Getting Chickens—And a Little More
With two 12-year-olds and a giant dog cage in my small Toyota, I drove along the dirt roads in Woodbury, in search of the woman who said she had chickens. "Ignore the No Trespassing sign at the foot of the driveway", she told me. "That’s only for burglars." The terrain in that part of Woodbury rises and falls with bendy dirt roads and homes cupped in hillsides, threaded through with clear running streams and glacier-carved ponds.
Nearly dusk in warm mid-May, a woman in black barn boots stood outside, waiting for us. The girls eyed the chickens, muttering and stepping slowly toward the two coops. The woman showed the girls her downy chicks cheeping in an aluminum horse trough, and then we went inside. Her floor was laid with flat slate she and her sons had gathered. While the girls waited quietly, the woman and I talked about her family who had lived in the surrounding towns since before the Revolutionary War. She showed us a photograph on the wall of her distant relative in a Civil War uniform with his wife, who must have had native blood. "I didn’t care," she said, "when I was younger about all this history, but I do now. I’m going back to the old ways."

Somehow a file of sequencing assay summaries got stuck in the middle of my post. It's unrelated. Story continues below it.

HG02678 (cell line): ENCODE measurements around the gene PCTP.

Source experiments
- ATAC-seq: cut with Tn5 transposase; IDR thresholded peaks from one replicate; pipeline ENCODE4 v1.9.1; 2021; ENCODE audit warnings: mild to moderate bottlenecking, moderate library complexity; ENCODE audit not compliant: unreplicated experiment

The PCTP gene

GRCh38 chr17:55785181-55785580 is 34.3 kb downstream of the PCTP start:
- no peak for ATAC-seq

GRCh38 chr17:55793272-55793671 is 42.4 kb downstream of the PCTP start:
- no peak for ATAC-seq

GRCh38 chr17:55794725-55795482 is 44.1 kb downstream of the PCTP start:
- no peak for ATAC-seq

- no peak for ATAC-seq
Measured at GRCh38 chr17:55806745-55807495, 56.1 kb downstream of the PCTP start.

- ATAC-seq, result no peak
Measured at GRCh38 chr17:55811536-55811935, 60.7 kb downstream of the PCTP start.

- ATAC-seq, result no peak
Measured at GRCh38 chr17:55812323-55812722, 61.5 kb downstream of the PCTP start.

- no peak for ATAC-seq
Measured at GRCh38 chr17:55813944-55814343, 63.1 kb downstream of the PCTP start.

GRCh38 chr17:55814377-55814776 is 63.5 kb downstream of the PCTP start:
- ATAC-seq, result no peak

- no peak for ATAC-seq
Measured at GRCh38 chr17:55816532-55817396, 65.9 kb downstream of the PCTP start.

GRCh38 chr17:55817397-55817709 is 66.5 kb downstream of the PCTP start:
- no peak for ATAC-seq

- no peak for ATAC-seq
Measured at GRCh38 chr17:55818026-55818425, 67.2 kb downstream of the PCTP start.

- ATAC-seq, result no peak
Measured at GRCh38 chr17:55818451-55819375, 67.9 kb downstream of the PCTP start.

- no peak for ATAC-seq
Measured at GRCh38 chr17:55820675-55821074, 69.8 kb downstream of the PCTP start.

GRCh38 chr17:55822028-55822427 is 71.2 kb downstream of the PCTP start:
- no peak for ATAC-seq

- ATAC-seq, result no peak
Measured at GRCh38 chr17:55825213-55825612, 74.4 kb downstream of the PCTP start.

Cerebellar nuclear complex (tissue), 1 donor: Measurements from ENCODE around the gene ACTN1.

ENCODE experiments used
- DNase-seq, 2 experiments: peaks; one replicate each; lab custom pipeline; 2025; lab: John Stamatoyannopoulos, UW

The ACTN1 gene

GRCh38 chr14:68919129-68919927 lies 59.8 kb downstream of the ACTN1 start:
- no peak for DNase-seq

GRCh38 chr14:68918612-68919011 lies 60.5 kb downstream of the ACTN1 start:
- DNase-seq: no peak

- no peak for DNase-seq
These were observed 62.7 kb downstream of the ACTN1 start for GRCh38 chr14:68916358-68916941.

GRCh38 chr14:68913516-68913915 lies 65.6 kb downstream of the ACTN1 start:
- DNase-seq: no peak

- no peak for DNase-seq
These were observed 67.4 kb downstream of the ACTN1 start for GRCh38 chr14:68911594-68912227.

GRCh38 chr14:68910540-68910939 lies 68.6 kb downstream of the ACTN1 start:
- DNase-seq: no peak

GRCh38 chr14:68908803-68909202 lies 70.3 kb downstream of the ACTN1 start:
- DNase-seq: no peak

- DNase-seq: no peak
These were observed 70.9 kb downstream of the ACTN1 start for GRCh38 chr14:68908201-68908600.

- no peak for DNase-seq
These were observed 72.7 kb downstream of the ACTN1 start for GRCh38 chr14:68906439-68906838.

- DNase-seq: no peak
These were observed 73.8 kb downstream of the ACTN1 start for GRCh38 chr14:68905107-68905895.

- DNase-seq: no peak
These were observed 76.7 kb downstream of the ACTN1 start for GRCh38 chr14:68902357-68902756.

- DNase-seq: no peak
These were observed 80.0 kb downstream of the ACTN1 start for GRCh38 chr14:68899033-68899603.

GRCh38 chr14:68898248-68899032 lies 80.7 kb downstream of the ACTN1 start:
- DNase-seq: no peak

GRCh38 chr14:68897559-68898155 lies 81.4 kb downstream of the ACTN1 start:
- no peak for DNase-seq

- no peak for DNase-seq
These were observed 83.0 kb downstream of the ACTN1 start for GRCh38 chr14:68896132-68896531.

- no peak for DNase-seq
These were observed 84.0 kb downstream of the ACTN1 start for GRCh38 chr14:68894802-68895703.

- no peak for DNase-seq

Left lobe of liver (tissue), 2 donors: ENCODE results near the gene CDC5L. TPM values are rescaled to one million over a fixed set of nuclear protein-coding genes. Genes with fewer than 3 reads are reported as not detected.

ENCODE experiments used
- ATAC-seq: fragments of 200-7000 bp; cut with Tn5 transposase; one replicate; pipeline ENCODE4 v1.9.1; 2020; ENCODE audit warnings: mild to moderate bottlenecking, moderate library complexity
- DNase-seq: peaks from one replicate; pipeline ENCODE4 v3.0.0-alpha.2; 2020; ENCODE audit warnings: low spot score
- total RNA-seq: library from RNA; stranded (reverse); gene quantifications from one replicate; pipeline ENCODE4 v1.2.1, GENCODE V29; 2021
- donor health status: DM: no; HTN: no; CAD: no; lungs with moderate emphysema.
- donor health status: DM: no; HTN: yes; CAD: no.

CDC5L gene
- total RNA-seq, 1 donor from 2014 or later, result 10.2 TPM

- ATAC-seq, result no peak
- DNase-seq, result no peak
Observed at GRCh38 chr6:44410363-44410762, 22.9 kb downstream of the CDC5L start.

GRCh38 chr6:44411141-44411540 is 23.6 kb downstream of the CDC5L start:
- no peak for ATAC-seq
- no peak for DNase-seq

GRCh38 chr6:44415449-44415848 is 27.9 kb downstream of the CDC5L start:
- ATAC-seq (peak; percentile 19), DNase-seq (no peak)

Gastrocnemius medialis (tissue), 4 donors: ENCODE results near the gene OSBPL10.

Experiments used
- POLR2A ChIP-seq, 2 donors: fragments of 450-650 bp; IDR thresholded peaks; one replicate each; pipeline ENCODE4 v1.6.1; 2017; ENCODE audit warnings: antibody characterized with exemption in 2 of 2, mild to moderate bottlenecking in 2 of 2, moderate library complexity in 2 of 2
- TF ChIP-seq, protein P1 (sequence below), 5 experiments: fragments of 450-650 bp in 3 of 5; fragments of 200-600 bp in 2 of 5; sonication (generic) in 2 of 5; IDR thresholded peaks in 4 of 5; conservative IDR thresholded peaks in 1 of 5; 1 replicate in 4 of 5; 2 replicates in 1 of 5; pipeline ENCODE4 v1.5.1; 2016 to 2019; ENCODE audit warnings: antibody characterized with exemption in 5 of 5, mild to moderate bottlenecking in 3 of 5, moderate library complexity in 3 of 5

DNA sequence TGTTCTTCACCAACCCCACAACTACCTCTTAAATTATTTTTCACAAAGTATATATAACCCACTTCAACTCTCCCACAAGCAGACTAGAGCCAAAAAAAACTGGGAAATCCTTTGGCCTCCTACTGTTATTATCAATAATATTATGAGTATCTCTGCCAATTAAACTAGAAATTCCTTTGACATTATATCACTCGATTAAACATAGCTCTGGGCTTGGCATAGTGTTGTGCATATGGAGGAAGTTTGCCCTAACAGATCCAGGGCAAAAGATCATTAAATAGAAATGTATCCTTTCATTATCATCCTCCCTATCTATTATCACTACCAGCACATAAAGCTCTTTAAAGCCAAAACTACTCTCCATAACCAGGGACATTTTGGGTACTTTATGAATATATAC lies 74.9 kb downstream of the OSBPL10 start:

She was one of my people, a small woman. Standing, we were eye-to-eye. I sensed the girls getting antsy for the chickens, but they were quiet yet, saying nothing. This woman had raised three sons alone in a mobile home on this property, and then built a house about the time the boys moved on and began their own families. She had cleverly cut a deal with her deadbeat ex-husband, for more land instead of child support arrears.
The girls rubbed her affectionate black lab. I stood listening to the unexpected bends of her life, to her story of an autoimmune disease and the loss of a job. The chickens, she said, saved her life. Began her on a new track.
In the descending gloaming, we walked behind the coops to her new bees’ white hive. For a moment I guessed she would offer to take us further, up that steep hillside I admired where she and her sons had cleared a field.
But the girls edged toward the chickens. The hens muttered, stepping slowly into their houses for the night. We took four, driving out through the sound of the clattering peepers.